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Responsible energy development


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Capitalizing on the Benefits of shale gas and tight oil development in Atlantic Canada.

October 8, 2014

Bob Bleaney
VP, External Affairs

Published in: Business
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Responsible energy development

  1. 1. Responsible Energy Development Capitalizing on the Benefits of shale gas and tight oil development in Atlantic Canada Core Energy Conference October 8, 2014 Bob Bleaney VP, External Affairs
  2. 2. Canadian Association of Petroleum Producers (CAPP) ● Represents large and small producers who explore for, develop and produce natural gas, natural gas liquids, crude oil and oil sands throughout Canada ● Produce about 90 per cent of Canada’s natural gas and crude oil ● Members and Associate members generate revenues of about $120 billion per year ● Associate members provide a wide range of services that support the upstream crude oil and natural gas industry ● Key focus areas:  Education  Communications & outreach  Policy & regulatory advocacy  Industry performance 2
  3. 3. The Global Energy Spotlight on Canada World-Class Capability Public Confidence  Performance  Communication World-Class Resource Competitiveness  Market Diversification  Workforce 3
  4. 4. Global Primary Energy Demand • Population growth • Standard of living Energy Demand Growth • Ongoing high reliance on hydrocarbons • Increasing role for renewables • Shift to non-conv. oil & natural gas All Forms of Energy, Developed Responsibly • Production • Cost competitiveness • Environmental performance Technology - Key Lever for Sustainable Growth Source: International Energy Agency – New Policies Scenario World Energy Outlook 2011 0 2,000 4,000 6,000 8,000 10,000 12,000 14,000 16,000 18,000 20,000 1990 2011 2020 2025 2030 2035 million tonnes oil equivalent Other Renewables Bioenergy Hydro Nuclear Natural Gas Oil Coal Source: International Energy Agency World Energy Outlook 2013 Ongoing reliance on fossil fuels (share of energy consumption): 2011: 82% 2035: 76% 4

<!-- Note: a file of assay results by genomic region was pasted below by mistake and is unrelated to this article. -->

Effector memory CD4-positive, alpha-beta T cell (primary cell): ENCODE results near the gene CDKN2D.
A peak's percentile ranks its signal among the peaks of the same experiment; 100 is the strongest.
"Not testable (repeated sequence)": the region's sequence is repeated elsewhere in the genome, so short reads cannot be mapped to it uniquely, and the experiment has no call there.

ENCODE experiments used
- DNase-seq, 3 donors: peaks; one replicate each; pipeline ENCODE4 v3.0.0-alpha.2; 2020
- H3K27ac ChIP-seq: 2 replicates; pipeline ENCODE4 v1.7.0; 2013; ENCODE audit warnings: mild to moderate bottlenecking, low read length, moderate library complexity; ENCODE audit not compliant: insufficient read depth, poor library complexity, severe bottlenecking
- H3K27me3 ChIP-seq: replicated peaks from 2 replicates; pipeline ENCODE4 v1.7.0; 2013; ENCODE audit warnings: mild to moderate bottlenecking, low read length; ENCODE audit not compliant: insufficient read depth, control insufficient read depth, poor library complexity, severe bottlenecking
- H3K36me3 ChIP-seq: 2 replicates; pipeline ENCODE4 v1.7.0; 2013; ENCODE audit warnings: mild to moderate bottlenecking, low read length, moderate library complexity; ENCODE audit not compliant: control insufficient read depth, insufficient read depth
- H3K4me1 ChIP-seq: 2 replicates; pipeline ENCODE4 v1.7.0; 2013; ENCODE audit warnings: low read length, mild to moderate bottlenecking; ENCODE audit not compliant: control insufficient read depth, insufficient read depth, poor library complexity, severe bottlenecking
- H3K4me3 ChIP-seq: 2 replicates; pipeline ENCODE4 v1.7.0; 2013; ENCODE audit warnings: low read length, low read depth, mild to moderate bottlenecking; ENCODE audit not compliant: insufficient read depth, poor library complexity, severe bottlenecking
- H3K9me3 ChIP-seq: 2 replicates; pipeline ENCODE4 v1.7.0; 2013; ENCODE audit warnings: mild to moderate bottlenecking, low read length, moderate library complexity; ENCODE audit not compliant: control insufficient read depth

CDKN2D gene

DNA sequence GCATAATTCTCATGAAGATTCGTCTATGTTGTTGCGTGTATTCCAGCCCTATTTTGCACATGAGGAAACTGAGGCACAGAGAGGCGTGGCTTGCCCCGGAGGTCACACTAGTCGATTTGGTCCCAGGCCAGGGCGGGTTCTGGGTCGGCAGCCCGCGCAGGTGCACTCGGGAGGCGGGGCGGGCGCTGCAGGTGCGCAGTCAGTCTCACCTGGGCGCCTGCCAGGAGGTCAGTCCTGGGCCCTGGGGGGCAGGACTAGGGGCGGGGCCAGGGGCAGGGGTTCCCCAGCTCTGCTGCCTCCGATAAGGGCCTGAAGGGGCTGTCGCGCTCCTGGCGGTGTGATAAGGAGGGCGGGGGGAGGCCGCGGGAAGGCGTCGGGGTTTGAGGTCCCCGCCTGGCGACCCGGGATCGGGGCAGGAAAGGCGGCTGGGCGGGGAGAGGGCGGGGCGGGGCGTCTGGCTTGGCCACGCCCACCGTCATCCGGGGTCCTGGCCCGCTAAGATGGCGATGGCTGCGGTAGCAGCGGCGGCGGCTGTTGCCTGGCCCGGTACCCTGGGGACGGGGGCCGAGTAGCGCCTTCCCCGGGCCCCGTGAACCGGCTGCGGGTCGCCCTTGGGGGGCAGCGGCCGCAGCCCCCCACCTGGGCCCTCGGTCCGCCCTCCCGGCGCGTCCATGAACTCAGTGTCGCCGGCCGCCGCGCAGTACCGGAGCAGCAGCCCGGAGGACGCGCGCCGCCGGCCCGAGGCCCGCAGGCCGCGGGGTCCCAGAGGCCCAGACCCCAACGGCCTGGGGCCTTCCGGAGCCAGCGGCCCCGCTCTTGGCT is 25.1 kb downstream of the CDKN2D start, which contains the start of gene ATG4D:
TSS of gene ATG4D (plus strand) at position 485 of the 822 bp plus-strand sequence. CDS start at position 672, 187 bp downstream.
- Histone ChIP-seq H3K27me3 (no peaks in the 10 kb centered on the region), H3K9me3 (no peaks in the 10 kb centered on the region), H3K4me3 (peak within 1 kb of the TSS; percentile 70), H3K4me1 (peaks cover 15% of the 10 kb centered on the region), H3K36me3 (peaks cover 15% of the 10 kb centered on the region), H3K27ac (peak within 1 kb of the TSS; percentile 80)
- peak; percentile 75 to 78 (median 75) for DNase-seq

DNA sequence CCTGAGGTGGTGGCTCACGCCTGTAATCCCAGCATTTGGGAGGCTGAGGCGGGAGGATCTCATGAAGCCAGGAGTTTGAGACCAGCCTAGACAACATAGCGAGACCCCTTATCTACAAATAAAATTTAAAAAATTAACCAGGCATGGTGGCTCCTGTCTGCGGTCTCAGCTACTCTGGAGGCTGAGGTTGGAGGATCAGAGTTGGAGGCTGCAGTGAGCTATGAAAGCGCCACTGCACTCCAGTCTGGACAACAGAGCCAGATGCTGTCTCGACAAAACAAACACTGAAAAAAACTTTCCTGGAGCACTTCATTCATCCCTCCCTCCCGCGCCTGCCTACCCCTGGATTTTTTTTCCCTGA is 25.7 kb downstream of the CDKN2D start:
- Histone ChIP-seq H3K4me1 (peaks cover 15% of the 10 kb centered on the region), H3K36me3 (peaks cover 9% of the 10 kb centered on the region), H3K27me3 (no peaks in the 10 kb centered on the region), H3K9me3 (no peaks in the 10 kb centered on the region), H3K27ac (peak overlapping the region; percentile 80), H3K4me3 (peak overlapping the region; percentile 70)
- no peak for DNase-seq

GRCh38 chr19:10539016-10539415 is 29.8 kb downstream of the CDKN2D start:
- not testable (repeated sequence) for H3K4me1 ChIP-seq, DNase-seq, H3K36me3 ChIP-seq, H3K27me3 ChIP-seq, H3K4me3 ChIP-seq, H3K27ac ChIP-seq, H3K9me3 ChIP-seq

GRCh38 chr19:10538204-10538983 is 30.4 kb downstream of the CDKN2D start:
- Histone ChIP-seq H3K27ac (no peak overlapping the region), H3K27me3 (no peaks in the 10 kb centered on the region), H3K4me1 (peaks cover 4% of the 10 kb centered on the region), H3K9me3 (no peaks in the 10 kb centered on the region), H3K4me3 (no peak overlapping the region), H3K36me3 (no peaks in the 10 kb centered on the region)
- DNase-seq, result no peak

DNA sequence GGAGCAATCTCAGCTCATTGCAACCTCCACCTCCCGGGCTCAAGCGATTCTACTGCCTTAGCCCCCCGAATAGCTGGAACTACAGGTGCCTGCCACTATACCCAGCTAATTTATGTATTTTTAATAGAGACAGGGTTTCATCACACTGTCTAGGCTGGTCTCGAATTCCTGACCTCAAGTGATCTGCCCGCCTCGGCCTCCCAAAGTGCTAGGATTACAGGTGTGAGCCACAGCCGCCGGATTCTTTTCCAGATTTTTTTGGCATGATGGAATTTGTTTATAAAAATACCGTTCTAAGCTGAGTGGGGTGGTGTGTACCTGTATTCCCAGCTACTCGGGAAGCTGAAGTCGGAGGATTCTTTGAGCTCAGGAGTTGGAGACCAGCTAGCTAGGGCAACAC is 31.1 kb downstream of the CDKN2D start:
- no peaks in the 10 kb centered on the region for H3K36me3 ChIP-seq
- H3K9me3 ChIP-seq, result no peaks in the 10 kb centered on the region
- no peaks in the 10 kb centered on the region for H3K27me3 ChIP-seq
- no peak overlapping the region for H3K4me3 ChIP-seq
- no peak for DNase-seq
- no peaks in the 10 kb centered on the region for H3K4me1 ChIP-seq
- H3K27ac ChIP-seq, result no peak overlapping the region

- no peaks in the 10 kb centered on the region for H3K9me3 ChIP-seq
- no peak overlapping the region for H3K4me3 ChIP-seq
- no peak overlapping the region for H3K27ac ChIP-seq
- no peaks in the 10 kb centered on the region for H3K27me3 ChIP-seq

5. 5. Then  60-year supply and falling  Shale known but uneconomic to develop  Underground gas storage primarily traditional reservoir, operationally not very flexible  Pipeline capacity growing incrementally  Rising prices with several spikes Now  100+ years supply and growing  Flourishing production, vast shale resources now accessible  Storage boom with more flexible salt- cavern facilities and additional market area storage  16,000+ miles of pipeline added since 2000  Plentiful supplies moderate prices and provide supply diversity 2001 – 2011: A Decade Makes a Difference North American Perspective 5
  6. 6. The Shale Gas Opportunity in Atlantic Canada ● Significant resource potential ● Industry has a proven track record of responsible oil and gas development in Canada (including shale)  175,000 wells hydraulically fractured safely ● Significant potential economic benefits for shale gas industry activity  $550 million spent on exploration, development and production to date in NB  NS Review Panel estimate of ‘lower medium case’ potential (e.g., 100 wells per year): • $1 billion in annual investments • 750 – 1,500 FTE direct employees 6
  7. 7. Natural Gas and GHGs ● Natural gas is the cleanest-burning hydrocarbon  Can be used in a variety of ways to help reduce GHG emissions, including in the transportation and electricity generation sectors  Burns 50% cleaner than coal when used in power generation ● More than 20,000 households and businesses in Nova Scotia have been converted to natural gas  Cumulative annual C02 reductions based on these conversations are in excess of 100,000 tonnes (equivalent to removing 20,000 vehicles from the roads) 7
  8. 8. Source: DNR NB Natural Gas Opportunities in Nova Scotia Source: NS Power 8 NS Electricity Generation by Energy Source - 2012● 21% of Nova Scotia’s electrical generation comes from Natural Gas ● Onshore natural gas could provide a safe and cost effective source of energy supply - while reducing GHG emissions.